|Publication number||US6931213 B2|
|Application number||US 09/768,153|
|Publication date||Aug 16, 2005|
|Filing date||Jan 24, 2001|
|Priority date||Feb 21, 2000|
|Also published as||EP1128582A1, US20010021048|
|Publication number||09768153, 768153, US 6931213 B2, US 6931213B2, US-B2-6931213, US6931213 B2, US6931213B2|
|Export Citation||BiBTeX, EndNote, RefMan|
|Patent Citations (6), Non-Patent Citations (1), Referenced by (10), Classifications (13), Legal Events (4)|
|External Links: USPTO, USPTO Assignment, Espacenet|
The invention relates to wavelength division multiplex fiber optic transmission systems and more precisely to regenerating signals by optical modulation in wavelength division multiplex fiber optic transmission systems.
It has been proposed to make regular use in wavelength division multiplex fiber optic transmission systems of periodic regeneration of signals by synchronous modulation. The modulation is preferably optical, especially in high bit rate systems. The problem then arises of group velocity differences between the channels due to the differences between the wavelengths and the dispersion of the line optical fibers. The group velocity differences desynchronize the bit times of the various channels and prevent simultaneous synchronous modulation of the channels of the multiplex.
A first solution to the problem is to separate the various channels before using synchronous modulation to regenerate each channel. The regenerated channels can then be multiplexed. A regenerator in that configuration is made up of the same number of synchronous modulators as there are channels, connected in parallel. Because the channels are not synchronized each regenerator has its own clock recovery circuit. That solution is bulky, costly and has a high power consumption because of the number of electronic circuits to be replicated for clock recovery.
French Patent Application 99 02 126 filed on Feb. 2, 1999 (Fo. 102078) proposes to regenerate only a subset of channels in a regenerator, for example one channel in four. All channels are processed downstream of a plurality of regenerators, four regenerators in that example. That solution reduces the number of modulators to be connected in parallel in each regenerator, by a factor of four in that example. For the same performance, the total number of modulators in the transmission system remains the same. That solution simplifies the structure of a regenerator but has no effect on cost or power consumption.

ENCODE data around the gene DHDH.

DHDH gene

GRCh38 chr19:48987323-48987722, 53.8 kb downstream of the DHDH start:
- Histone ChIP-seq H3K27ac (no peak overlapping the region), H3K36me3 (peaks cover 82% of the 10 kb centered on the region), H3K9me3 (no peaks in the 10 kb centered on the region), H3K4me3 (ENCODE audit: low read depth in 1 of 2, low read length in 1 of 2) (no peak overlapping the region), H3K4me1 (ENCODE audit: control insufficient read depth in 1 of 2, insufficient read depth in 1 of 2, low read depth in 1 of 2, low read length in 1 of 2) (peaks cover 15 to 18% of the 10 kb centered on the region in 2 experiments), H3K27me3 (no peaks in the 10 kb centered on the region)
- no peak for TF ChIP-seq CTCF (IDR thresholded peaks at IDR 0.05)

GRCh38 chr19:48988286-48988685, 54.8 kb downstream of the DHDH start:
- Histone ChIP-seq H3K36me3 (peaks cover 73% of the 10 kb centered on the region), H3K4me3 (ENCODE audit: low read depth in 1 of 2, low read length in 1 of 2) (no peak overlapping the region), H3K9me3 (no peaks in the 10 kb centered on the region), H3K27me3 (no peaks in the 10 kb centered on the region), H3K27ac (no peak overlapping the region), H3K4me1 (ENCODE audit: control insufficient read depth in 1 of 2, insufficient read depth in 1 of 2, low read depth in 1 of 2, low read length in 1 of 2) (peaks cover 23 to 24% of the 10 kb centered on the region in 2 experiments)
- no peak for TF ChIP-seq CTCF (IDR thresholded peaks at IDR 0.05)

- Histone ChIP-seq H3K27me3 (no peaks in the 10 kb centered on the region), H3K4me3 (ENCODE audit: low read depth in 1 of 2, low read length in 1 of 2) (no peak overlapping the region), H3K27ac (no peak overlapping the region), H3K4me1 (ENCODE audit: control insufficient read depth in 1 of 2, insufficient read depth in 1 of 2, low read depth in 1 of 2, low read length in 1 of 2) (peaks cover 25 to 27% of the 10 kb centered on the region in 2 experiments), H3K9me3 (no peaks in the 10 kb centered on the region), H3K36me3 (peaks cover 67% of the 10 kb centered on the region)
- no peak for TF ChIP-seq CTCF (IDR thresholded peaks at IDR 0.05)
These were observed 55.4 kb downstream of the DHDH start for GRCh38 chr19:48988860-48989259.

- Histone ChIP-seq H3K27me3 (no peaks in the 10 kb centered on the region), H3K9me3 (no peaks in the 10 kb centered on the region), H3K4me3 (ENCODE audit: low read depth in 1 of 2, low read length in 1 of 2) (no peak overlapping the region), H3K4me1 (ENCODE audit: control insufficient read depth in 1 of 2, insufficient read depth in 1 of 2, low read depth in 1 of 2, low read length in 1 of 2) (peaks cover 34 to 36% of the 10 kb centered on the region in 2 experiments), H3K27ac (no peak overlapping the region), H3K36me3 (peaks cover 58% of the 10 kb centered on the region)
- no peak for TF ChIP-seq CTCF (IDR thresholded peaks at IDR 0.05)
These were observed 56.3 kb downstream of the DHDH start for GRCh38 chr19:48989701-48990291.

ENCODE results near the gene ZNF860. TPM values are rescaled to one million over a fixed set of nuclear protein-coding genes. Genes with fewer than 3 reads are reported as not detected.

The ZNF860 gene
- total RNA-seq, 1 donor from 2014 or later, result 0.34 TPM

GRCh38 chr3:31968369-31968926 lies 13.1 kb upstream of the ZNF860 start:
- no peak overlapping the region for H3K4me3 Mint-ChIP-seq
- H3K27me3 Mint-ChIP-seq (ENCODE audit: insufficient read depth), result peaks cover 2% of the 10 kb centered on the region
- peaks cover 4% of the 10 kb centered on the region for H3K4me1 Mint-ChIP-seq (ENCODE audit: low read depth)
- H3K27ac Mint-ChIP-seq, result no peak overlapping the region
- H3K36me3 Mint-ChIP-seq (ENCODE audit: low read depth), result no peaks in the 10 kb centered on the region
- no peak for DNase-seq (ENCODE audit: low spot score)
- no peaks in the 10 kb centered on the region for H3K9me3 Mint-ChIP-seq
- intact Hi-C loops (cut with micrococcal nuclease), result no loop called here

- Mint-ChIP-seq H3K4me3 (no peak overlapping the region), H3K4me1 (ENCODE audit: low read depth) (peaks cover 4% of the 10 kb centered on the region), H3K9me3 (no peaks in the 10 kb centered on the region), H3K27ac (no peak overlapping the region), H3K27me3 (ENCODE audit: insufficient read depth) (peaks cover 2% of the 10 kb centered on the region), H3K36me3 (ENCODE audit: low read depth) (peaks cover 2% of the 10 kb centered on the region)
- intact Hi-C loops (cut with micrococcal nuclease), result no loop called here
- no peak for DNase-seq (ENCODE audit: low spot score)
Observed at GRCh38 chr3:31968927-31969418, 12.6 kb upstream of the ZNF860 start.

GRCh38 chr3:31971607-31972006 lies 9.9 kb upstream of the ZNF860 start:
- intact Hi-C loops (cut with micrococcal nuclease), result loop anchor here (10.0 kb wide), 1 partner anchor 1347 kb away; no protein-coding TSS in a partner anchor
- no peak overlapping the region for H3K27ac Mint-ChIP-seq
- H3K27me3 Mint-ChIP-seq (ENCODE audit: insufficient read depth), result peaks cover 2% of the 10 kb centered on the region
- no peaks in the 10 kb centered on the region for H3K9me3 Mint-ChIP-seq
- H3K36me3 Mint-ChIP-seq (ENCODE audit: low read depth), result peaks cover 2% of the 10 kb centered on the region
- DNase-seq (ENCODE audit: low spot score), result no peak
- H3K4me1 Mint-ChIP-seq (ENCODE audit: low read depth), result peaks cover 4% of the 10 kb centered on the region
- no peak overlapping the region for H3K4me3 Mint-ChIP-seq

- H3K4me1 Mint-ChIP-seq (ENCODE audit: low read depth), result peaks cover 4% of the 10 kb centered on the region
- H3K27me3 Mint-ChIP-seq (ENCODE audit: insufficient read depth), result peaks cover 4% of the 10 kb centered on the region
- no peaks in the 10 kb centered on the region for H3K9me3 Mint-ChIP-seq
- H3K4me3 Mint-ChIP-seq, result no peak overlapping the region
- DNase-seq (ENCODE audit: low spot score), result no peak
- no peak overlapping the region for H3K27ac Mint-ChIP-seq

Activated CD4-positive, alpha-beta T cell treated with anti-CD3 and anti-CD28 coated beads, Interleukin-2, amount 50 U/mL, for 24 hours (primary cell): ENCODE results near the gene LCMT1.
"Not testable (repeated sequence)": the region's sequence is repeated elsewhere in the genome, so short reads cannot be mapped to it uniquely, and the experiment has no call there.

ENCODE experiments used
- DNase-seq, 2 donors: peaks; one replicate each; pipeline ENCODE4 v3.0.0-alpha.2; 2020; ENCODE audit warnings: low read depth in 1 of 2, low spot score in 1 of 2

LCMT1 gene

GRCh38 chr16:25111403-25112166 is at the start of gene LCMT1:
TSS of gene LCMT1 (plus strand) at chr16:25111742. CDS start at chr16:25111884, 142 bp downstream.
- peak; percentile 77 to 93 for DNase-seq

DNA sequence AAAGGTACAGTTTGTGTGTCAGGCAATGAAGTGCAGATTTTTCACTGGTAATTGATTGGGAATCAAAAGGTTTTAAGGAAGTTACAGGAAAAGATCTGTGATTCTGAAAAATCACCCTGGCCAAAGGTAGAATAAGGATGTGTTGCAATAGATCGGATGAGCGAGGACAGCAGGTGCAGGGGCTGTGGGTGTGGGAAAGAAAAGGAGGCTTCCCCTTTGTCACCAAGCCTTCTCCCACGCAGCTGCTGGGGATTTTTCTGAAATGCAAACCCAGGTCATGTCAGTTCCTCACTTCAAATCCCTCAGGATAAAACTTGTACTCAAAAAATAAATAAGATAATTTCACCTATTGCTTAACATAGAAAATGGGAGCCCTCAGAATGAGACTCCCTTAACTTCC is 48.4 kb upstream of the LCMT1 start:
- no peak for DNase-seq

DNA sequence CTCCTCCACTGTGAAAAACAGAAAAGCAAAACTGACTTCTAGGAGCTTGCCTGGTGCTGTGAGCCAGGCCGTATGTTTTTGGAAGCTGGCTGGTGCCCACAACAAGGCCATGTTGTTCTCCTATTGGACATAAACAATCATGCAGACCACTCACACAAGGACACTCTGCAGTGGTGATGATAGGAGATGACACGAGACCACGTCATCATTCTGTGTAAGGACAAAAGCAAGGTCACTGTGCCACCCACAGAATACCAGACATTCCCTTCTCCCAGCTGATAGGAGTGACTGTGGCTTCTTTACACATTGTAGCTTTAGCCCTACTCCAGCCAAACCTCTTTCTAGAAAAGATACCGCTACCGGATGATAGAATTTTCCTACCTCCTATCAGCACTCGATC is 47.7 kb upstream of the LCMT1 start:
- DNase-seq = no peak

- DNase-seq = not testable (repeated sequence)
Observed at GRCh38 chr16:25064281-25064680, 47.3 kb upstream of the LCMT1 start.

Other solutions to the problem of synchronous regeneration entail synchronizing the various channels periodically in order to regenerate the channels simultaneously at the point of synchronicity. An article by E. Desurvire, O. Leclerc and O. Audouin entitled “Synchronous in-line regeneration of wavelength division multiplexed solitons signals in optical fibers”, Optics Letters, vol. 21, no. 14, pages 1026-1028, describes a scheme for allocating wavelengths that is compatible with the use of synchronous modulators for soliton signals. The article proposes allocating wavelengths to the various channels of the multiplex so that, for given intervals ZR between repeaters, the signals of the various channels, or to be more precise the bit times of the various channels, of the multiplex are substantially synchronized on reaching the repeaters. That enables in-line synchronous modulation of all channels at given intervals using discrete synchronous modulators. That technique of allocating the wavelengths of the multiplex is also described in French Patent Application FR-A-2 743 964 in the name of Alcatel Submarine Networks. The article proposes choosing a sub-group of channels that are synchronous not only with intervals ZR but also with intervals which are sub-multiples of ZR.
An article by O. Leclerc, E. Desurvire and O. Audouin entitled “Synchronous WDM soliton regeneration: towards 80-160 Gbit/s transoceanic systems”, Optical Fiber Technology, 3, pages 97-116 (1997), specifies that the above wavelength allocation scheme can lead to excessively large intervals ZR between the synchronous modulators or to excessively large spacings between the channels of the multiplex. To alleviate that problem, the article notes that in that kind of wavelength allocation scheme the bit times of the subsets of channels of the multiplex are synchronous with intervals that are sub-multiples of ZR. The article consequently proposes regenerating subsets of channels of the multiplex at smaller intervals. However, that solution imposes filtering of the channels of the subset to be regenerated and the transmission system loses the benefit of a single period for all channels.
FR-A-2 770 001 proposes using a synchronous modulator to modulate the soliton signals of all the channels of a wavelength division multiplex transmission system at a frequency N/T which is a multiple of the clock frequency 1/T of the signals. That loosens the synchronicity constraint by requiring the various channels to be synchronized to a sub-multiple of the bit time, instead of imposing synchronization of the bit times.